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I asked a question on finding the initial velocity of two objects of equal mass in order to follow a keplerian orbit with a given eccentricity but I am still having some trouble.

I have seen the reduced mass approach where you consider a reduced mass orbiting around the centre of mass of the original configuration. And they use the vic-viva equation to obtain the velocity of the reduced mass....but how do I find the initial velocity of each of my original masses? (The two objects are placed on the x axis so the velocities will be in the y axis)

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If you have found the necessary relative velocity $\mathbf v=\mathbf{v}_1-\mathbf{v}_2$, then the velocities of the two individual masses are

$$\mathbf{v}_1=\frac{m_2}{m_1+m_2}\mathbf v$$

and

$$\mathbf{v}_2=-\frac{m_1}{m_1+m_2}\mathbf v.$$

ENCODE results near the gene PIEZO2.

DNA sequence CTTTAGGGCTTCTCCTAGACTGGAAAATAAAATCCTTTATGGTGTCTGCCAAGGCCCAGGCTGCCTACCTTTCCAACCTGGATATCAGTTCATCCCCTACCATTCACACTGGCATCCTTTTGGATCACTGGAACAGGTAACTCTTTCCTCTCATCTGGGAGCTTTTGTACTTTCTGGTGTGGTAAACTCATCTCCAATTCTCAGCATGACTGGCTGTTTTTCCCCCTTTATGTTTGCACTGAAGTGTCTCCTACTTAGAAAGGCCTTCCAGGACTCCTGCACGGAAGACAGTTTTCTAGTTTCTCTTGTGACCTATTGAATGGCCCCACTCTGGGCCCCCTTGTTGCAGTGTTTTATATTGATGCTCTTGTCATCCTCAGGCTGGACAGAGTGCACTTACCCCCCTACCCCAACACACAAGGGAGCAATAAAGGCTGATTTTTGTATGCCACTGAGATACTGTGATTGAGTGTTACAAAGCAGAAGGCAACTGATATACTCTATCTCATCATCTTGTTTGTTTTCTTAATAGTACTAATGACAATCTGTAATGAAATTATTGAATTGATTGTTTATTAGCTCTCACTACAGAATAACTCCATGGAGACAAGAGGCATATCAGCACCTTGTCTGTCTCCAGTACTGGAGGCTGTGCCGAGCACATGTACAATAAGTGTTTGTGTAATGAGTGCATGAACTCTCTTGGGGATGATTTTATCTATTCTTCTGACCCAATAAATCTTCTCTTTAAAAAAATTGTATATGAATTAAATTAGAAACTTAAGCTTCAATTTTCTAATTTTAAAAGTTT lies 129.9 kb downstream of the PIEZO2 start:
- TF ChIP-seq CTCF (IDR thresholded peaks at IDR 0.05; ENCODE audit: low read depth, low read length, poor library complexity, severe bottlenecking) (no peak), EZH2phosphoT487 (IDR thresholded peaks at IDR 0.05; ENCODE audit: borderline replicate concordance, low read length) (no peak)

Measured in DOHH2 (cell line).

Note that these satisfy

$$m_1\mathbf{v}_1+m_2\mathbf{v}_2=0,$$

which says that the center of mass isn’t moving.

These equations follow from those here.

Thank you, @MarcoCiafa, for noticing a confusing typo in the last equation.

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  • $\begingroup$ Just to clarify: the relative velocity V in your equation is the velocity of the reduced mass? So if we consider two masses of 0.5 placed at +- 10 units on the x axis (on a keplerian orbit of e=0.9). What is my initial velocity of each body? $\endgroup$ – Warrenmovic Feb 29 '20 at 9:08
  • $\begingroup$ See physics.stackexchange.com/questions/533517/… $\endgroup$ – G. Smith Feb 29 '20 at 23:47

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